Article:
Bruins freshman quarterback Josh Rosen looked like, well, a freshman, against the Rebels, completing 22-of-42 passes for 223 yards and a touchdown. UNLV allowed 273 rushing yards in the 34-point loss.

The Rebs struggled on third down, converting only twice on 15 tries compared to UCLA’s 8-for-19 conversion rate.

Blake Decker went 2-for-6 passing with 52 yards but was injured in the game. Backup Kurt Paladench struggled mightily, completing 4-of-15 passes for four yards and an interception.

UNLV rushed 43 times for 181 yards. Keith Whitely led the way with 73 yards on 12 carries.

Key Players To Watch

Blake Decker, Quarterback

The Las Vegas Review Journal reported on Monday that the senior is listed as questionable with a hamstring injury. Decker isn’t ruled out for Saturday’s game, but Kurt Palandech has moved to the top of the depth chart. Palandech’s performance against UCLA was even more putrid than Decker. The sophomore completed just 4 passes for four yards, while having an interception returned for a touchdown. Because of this, whether Sanchez starts an unseasoned underclassman or an now injury prone pocket passer will both be nightmarish against Michigan’s defense.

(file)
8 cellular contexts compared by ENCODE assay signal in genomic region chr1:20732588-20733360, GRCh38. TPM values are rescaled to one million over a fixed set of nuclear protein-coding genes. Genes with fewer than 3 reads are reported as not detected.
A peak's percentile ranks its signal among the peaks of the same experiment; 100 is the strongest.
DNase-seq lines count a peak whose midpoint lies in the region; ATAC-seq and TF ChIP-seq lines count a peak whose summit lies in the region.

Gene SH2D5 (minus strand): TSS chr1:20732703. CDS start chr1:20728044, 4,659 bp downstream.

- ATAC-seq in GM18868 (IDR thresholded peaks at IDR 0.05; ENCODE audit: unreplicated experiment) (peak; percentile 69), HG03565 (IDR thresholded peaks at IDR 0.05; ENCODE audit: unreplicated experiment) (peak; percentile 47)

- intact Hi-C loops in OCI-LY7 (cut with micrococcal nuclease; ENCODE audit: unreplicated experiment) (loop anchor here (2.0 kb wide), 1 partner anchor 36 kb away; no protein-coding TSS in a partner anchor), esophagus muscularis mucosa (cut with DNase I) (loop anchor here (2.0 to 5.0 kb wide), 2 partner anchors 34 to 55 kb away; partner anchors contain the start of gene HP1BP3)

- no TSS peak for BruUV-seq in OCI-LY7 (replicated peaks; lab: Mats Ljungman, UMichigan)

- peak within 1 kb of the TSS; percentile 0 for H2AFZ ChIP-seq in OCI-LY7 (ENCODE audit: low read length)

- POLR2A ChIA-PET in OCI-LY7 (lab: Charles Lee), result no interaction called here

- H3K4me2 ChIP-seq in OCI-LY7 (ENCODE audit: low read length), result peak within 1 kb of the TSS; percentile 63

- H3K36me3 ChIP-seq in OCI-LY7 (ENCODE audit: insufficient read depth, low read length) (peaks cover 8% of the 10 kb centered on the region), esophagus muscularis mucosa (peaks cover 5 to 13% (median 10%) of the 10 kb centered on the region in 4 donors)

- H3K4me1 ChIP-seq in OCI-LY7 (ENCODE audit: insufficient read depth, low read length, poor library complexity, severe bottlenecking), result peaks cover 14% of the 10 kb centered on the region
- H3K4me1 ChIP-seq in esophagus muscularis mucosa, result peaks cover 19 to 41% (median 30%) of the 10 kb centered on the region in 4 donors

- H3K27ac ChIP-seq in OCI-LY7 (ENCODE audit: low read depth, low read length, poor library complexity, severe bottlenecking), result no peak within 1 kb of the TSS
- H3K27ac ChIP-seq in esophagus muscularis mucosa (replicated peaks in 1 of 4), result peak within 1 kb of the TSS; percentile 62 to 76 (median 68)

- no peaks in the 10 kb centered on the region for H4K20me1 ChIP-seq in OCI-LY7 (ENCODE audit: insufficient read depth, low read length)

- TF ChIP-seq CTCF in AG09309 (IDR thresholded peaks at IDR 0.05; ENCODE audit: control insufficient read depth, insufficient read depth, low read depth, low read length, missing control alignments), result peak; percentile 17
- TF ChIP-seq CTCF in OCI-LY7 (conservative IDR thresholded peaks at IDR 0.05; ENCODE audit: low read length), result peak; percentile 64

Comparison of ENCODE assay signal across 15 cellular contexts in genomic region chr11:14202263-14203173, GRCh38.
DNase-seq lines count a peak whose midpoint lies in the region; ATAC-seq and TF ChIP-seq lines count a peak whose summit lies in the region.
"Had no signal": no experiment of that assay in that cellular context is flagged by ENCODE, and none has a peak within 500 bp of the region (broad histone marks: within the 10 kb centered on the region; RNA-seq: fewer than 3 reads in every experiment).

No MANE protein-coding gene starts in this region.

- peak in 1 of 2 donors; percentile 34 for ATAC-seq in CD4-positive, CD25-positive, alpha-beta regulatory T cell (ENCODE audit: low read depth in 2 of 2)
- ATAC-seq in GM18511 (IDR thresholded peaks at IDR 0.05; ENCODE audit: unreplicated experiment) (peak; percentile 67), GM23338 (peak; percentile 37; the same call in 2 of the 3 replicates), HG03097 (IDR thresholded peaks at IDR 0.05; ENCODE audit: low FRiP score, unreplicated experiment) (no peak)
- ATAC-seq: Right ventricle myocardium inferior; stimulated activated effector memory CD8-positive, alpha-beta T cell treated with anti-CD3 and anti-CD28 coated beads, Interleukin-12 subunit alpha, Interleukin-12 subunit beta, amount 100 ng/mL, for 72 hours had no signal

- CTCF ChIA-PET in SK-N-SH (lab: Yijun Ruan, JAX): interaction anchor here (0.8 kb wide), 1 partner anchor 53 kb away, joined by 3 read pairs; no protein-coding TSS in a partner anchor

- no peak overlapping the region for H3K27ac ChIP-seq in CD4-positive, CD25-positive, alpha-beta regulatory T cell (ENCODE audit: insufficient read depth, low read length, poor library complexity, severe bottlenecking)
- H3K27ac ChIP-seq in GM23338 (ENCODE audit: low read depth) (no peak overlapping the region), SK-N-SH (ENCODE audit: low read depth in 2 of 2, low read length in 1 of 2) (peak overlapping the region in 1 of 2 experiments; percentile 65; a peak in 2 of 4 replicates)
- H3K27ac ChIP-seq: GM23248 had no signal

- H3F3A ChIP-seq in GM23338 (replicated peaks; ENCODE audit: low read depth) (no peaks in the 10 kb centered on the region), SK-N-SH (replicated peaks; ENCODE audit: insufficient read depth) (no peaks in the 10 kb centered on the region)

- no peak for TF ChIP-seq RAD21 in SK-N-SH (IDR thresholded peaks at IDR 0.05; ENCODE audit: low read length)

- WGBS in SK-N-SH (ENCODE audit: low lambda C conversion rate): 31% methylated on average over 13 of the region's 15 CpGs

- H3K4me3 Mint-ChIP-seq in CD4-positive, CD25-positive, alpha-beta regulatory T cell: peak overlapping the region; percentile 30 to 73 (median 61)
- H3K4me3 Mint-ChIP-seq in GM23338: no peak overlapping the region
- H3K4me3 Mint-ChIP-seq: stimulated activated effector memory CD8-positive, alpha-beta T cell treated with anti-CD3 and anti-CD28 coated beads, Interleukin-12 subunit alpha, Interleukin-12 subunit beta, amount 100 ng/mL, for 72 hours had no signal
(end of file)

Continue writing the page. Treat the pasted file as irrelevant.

Keith Whitely, Running Back

Whitely is not only a running back, he’s also UNLV’s punt returner. Granted he’s attempted just one return, but unless Michigan’s punt team covers well, expect to see an uncontested specialist perform in uninhabited waters. As the program’s ball carrier, the term "carry the team on his back" will be riding on his shoulders in order to provide a respectable amount of points offensively. Whitely ran for 73 yards on 12 carries against the Bruins, not bad, but can’t see a six yard per carry average again this Saturday.